Mr Fitton objected to the transfer because he could either walk to work or take the tube, which took about 20 minutes. Although able to drive he did not have a car; he told Kellogg that he had been legally advised that he was redundant, entitled to a redundancy payment and that the mobility clause was unenforceable. He was not routinely required to travel and it was not a true condition of his employment. Kellogg stated that there was no entitlement to a redundancy payment and refusal to relocate could lead to dismissal for refusal to comply with employment terms. Mr Fitton failed to transfer to Leatherhead and following a disciplinary hearing for alleged unacceptable conduct he was summarily dismissed for unauthorised, unpaid absence. His internal appeal was unsuccessful. He issued tribunal proceedings for unfair dismissal and a statutory redundancy payment.

Mr Ewer took legal advice and questioned Kellogg about the validity of the mobility clause, setting out what he considered to be his own exceptional circumstances: after 25 years' service and approaching retirement he should be easing off daily stress rather than turning a daily commute of 18 miles each way into one of 47 miles each way. Kellogg considered that requiring Mr Ewer to move to Leatherhead was reasonable on the basis that it was within the ambit of the mobility clause and measures were in place to assist. Neither Mr Ewer's long service nor his age constituted exceptional circumstances. After he failed to attend the Leatherhead office, Mr Ewer was invited to a disciplinary hearing for alleged unacceptable conduct, was summarily dismissed and his internal appeal was unsuccessful. Mr Ewer also issued tribunal proceedings for unfair dismissal and a statutory redundancy payment. Kellogg argued that given the claimants' refusal to relocate and obey a lawful and reasonable instruction, misconduct or some other substantial reason (SOSR) was the reason for dismissal.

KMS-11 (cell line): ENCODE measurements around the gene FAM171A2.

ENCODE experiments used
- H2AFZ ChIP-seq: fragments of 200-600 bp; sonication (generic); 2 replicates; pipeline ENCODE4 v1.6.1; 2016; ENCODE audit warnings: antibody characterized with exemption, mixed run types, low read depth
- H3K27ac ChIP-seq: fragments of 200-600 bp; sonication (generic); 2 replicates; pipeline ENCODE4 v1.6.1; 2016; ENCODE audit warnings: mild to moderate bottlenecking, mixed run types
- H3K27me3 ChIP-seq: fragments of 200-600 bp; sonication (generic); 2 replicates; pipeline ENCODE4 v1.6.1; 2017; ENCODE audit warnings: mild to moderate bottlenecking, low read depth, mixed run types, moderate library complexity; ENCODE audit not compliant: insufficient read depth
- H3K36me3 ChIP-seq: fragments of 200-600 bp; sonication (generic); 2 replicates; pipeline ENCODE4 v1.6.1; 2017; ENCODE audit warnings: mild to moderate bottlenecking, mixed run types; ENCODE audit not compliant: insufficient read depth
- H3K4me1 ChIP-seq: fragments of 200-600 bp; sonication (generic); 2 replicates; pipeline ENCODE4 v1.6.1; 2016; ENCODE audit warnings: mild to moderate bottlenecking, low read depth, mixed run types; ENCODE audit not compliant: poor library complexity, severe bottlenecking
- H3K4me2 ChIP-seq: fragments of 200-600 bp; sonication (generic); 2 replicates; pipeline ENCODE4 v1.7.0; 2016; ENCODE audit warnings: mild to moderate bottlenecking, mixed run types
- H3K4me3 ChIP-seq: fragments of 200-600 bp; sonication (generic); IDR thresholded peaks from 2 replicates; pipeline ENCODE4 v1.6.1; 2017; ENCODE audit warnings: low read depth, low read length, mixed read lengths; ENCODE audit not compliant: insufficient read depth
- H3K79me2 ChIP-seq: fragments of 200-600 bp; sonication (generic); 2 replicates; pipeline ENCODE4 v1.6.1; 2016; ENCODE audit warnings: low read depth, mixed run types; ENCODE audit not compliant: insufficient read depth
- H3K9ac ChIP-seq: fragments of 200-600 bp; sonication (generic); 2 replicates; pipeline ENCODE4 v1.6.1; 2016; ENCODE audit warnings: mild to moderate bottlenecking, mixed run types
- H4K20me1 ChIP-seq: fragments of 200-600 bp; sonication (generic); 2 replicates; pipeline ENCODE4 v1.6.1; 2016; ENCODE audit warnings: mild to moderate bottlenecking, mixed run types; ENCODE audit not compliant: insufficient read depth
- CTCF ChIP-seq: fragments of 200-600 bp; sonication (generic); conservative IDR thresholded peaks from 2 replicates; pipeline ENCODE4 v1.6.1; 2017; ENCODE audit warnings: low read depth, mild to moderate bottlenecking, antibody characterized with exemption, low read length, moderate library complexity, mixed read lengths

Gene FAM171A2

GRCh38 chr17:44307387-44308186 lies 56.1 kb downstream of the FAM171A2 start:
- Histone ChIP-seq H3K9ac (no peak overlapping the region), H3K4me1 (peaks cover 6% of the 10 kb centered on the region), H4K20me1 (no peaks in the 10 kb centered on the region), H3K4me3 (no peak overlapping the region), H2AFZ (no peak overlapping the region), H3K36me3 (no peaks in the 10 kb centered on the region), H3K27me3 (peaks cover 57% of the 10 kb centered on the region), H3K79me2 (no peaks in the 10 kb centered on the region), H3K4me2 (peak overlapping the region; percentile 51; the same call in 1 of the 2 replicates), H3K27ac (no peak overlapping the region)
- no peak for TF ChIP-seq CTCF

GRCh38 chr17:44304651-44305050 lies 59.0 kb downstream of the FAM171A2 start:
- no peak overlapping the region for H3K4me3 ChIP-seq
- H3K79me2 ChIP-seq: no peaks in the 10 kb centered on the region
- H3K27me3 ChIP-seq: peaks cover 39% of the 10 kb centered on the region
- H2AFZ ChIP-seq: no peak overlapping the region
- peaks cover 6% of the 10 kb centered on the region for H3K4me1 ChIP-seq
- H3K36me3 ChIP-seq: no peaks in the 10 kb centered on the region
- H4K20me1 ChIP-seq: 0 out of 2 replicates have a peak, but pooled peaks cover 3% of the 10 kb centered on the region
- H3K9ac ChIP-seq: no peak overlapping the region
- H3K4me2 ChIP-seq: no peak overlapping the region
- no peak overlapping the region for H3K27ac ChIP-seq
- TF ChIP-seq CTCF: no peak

Their claims were dealt with by the same employment judge but at separate hearings and he issued separate decisions. He held that, as a matter of fact, Mr Fitton and Mr Ewer's place of work was Greenford. Mr Fitton had been asked to work elsewhere during his employment but had not been required to do so and Mr Ewer had never been asked to work anywhere else. The mobility clause was very widely drafted and lacked certainty. The reason for the dismissals was redundancy because the claimants' place of work had closed; not for misconduct or SOSR. The disciplinary process was procedurally flawed, given that the reason for the dismissals was redundancy, so the dismissals were unfair.